Instead of telling your third grade teacher Roscoe ate your homework, you should have just turned in that book report and tried to convince her Roscoe did your homework. Founder and creator of the Dognition Assessment, Dr. Brian Hare, Associate Professor of Evolutionary Anthropology at Duke University believes our four-legged friends deserve more credit for their learning ability. He offers four tips for unleashing their vocabulary.
Start at the Beginning
Average pooches can learn up to 165 words and the smartest dogs, like Chaser, can master more than 1,000 words. If your dog's learning has stalled, go back to rewarding them for basics such as "sit" and "stay" again. These commands are building blocks for "heel" and "stop chewing on my new wallet."
"With a few talented dogs, you can put an object they've never seen in a different room with other toys they already know," Dr. Hare says. "If you ask them to fetch a toy using a new word they've never heard, the smartest dogs infer what it means." That's great news for folks wondering if their pug can be taught to fetch a beer from the refrigerator.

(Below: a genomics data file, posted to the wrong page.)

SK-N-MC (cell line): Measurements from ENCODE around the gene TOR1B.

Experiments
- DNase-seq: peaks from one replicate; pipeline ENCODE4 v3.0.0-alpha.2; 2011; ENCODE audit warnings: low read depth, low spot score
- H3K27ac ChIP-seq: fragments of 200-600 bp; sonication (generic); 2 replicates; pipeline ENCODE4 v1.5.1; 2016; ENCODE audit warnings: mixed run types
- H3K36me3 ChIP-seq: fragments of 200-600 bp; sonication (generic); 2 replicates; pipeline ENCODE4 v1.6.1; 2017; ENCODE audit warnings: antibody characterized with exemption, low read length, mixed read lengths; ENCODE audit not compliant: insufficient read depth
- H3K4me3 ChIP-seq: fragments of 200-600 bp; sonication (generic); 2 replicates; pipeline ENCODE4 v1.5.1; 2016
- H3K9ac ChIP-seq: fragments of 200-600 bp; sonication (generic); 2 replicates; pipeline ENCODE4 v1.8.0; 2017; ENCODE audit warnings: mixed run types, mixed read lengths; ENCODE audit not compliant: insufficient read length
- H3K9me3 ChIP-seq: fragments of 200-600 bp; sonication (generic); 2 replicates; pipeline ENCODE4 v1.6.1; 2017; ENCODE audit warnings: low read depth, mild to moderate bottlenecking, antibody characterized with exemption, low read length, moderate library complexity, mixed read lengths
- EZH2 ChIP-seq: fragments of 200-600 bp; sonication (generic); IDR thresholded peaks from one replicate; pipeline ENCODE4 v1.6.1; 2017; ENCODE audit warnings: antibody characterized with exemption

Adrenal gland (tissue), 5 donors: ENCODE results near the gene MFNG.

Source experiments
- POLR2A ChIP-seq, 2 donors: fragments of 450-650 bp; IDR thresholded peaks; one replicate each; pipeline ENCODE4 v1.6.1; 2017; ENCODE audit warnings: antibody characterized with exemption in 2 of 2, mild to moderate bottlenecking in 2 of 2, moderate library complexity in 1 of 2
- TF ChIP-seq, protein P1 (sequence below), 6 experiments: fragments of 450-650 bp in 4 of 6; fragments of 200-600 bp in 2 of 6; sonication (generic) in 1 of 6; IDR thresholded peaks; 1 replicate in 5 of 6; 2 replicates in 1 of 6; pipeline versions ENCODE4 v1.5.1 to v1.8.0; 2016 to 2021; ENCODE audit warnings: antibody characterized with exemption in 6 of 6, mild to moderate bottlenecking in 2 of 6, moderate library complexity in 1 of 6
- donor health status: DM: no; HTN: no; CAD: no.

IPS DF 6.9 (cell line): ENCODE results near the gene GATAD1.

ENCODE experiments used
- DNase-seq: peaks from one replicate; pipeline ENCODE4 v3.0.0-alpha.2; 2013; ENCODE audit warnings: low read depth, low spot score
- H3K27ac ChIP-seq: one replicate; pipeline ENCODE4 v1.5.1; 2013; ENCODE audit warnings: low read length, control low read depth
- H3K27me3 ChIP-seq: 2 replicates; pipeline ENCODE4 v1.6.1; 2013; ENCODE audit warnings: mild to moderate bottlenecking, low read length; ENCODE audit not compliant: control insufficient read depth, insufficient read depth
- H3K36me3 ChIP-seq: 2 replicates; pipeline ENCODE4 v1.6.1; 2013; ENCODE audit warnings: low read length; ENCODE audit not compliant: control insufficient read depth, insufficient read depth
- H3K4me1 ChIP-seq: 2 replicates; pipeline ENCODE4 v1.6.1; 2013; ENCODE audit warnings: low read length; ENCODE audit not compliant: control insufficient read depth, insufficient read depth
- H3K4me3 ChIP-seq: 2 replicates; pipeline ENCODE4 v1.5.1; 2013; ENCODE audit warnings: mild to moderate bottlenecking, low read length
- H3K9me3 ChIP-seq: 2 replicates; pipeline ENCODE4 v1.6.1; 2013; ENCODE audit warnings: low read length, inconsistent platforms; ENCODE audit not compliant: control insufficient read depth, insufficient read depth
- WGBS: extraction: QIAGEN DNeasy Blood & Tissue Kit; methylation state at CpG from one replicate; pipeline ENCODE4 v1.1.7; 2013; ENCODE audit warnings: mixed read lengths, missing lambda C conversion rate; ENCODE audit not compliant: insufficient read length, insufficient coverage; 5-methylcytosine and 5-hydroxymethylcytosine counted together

Keep it Simple
You may love the tail wags you get when you talk baby talk to her, but if you want your dog to learn and react to words and not just respond to your tone of voice, use short, simple commands tied directly to an object or action. For example, instead of "Go get it", say "Ball."
"I've studied dogs for 20 years, and our most important findings didn't come from complicated experiments," Dr. Hare says. "They came from simple games we played to find out how they think." So follow Dr. Hare's example and head to the park. Smart dog pawrents use the LINK Smart Collar's Adventures to record where and when Fido finally figures out fetch.